The medical field offers more workplace variety than most other professions. In addition to great job security and steady hours, aspiring medical assistants can also look forward choosing their work environment from a wide assortment of options. Whether you think the fast-paced, dynamic situation of a hospital, or the close and personal setting of a private practice sounds appealing, your options are endless as a medical assistant.
Hospitals present medical assistants with a large diversity of cases and patient care options due to all of the different departments and units that exist inside of a hospital. Because of this, medical assistants usually choose to start their careers in a hospital to gain exposure to a variety of specialties. Medical assistants will typically deal with the sickest of patients in a hospital, and will often have to care for them overnight since hospitals are inpatient facilities. Working in the outpatient section of the hospital, or the Emergency Department (ED), medical assistants will gain experience assisting with different, life-threatening situations and near-death patients that they would most likely not see in other settings.
Just as with hospitals, there are endless specialties to choose from when choosing which private practice to work for. Pediatrics, cardiology and gynecology are just a few examples of these specialties. However, unlike working in a large hospital, medical assistants working in a privately owned practice will see the same patients on a regular basis, thus developing relationships with them. Since private practices tend to specialize in one area of medicine, you will become an expert in that field.
Working in a clinic offers many of the same opportunities as a private practice, except clinics are typically larger and not privately owned by the doctors. Even though clinics such as Urgent Care facilities and general health centers are outpatient departments like private practices, they do not treat the same patients on a regular basis. Clinics are treated as a temporary solution if a patient does not have a regular physician, or if they need immediate, yet non-emergency care.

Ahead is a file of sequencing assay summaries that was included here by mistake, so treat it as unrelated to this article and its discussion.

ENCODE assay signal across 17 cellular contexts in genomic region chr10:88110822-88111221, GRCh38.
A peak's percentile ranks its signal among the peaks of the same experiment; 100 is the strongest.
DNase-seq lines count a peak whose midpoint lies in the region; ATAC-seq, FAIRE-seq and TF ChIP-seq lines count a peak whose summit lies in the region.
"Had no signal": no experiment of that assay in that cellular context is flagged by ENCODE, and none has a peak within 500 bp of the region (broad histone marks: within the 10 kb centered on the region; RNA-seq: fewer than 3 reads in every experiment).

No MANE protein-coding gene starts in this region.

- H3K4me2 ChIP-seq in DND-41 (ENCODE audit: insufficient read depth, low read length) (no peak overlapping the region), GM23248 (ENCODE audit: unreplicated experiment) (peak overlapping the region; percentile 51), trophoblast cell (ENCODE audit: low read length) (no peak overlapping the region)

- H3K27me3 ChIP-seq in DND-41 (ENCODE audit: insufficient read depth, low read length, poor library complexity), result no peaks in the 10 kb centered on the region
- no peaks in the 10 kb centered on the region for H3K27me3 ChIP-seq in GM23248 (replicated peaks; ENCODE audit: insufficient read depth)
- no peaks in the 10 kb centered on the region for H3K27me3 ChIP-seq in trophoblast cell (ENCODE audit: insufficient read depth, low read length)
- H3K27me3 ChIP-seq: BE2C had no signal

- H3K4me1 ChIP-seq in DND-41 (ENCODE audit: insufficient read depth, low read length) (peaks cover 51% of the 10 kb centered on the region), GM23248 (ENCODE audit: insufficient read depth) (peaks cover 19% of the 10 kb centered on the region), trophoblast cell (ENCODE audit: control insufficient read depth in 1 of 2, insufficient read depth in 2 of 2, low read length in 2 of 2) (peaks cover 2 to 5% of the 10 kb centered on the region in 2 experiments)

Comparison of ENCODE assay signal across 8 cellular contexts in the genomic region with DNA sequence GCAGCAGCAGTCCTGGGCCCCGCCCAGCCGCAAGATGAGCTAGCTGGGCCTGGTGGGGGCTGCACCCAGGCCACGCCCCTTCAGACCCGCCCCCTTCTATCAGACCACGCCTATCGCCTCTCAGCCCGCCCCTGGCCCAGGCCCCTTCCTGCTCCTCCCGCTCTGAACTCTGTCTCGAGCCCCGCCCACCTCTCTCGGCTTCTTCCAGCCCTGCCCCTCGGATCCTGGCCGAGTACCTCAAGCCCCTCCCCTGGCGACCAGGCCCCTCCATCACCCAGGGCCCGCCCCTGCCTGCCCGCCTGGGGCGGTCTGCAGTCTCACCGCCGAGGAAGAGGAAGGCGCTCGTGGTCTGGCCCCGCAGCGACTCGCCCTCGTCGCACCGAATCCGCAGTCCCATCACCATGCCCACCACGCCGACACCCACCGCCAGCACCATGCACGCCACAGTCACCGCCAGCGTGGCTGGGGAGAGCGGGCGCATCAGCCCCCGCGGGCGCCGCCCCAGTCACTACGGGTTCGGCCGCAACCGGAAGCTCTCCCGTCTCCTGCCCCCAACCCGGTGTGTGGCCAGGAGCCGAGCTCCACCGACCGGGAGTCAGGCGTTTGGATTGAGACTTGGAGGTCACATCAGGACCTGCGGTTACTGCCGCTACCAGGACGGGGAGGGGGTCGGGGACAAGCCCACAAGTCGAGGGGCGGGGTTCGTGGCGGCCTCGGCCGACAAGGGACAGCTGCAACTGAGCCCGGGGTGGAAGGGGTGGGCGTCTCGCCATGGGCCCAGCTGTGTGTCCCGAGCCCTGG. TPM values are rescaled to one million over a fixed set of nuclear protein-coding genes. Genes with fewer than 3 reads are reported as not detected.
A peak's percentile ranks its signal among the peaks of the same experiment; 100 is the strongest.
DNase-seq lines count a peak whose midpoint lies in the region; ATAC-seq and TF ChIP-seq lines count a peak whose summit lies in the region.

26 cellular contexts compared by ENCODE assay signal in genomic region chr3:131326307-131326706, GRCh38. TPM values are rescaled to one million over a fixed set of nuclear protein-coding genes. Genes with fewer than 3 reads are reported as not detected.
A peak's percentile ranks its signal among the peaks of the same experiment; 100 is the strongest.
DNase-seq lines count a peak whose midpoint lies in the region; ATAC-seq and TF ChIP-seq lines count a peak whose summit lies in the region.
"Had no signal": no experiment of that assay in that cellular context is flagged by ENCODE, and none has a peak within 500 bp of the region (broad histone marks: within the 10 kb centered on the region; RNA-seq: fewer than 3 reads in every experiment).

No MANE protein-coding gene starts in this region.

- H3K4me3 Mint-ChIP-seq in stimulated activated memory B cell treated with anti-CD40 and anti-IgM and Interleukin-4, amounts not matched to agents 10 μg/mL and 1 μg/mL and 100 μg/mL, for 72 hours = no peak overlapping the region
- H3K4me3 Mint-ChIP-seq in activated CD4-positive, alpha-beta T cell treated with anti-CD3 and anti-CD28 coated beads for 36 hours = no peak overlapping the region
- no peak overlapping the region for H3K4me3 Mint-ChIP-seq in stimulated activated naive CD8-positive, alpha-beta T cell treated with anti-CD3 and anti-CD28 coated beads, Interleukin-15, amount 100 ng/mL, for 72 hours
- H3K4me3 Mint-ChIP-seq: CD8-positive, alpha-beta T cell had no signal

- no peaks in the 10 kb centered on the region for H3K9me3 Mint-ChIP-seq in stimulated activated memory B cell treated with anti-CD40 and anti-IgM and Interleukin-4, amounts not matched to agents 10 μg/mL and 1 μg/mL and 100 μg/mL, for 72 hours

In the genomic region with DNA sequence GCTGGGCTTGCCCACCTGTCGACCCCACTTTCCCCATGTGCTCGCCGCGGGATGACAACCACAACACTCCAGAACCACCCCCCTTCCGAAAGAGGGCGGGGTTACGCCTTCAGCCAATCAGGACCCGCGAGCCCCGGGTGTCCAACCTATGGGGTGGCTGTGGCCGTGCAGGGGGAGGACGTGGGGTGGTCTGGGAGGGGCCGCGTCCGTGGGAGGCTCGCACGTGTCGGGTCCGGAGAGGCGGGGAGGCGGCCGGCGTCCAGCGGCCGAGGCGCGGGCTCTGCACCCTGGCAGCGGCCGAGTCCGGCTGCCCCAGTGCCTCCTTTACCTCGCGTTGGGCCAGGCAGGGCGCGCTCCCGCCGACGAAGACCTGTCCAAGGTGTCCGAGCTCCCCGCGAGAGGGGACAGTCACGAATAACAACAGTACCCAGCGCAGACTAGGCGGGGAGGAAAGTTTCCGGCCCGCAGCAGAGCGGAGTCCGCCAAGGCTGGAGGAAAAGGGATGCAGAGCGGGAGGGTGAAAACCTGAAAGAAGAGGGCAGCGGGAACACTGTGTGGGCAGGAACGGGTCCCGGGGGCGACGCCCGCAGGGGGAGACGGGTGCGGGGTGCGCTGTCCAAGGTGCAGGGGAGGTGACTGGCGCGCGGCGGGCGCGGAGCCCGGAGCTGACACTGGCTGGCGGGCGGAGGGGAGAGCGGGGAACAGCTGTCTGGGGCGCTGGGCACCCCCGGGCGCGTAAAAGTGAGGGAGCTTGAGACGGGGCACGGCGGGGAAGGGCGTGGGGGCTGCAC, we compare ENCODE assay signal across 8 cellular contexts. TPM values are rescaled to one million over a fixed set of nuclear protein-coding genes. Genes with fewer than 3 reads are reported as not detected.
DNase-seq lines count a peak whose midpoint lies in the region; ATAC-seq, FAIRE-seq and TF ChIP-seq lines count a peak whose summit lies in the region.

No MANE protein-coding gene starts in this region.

Also known as assisted living facilities, nursing homes, like other workplace settings, present medical assistants with clinical or administrative duties. They help guarantee smooth operations by scheduling appointments, maintaining patient records and filing insurance claims, just to name a few. Medical assistants also develop close bonds with their patients and perform many basic, clinical tasks to ensure they receive all the care they need. Executing clinical duties such as prepping for an exam or monitoring heart rate for the sick and elderly can be quite taxing on some healthcare personnel and requires a sympathetic, patient mindset.
Retirement communities are similar to nursing homes in many ways, except instead of looking and operating like a hospital, they look like an apartment complex. The patients are also typically in much better health and do not require around the clock medical attention. Since the senior residents are able to care for themselves most of the time and only need healthcare personnel around for minor situations, retirement communities have a high demand for medical assistants. Regular physicians and registered nurses aren’t needed for the slight accidents that usually occur in retirement communities.
To learn about other workplace options for medical assistants, visit our website at: www.woodruffmedical.edu/programs/medical-assistant/.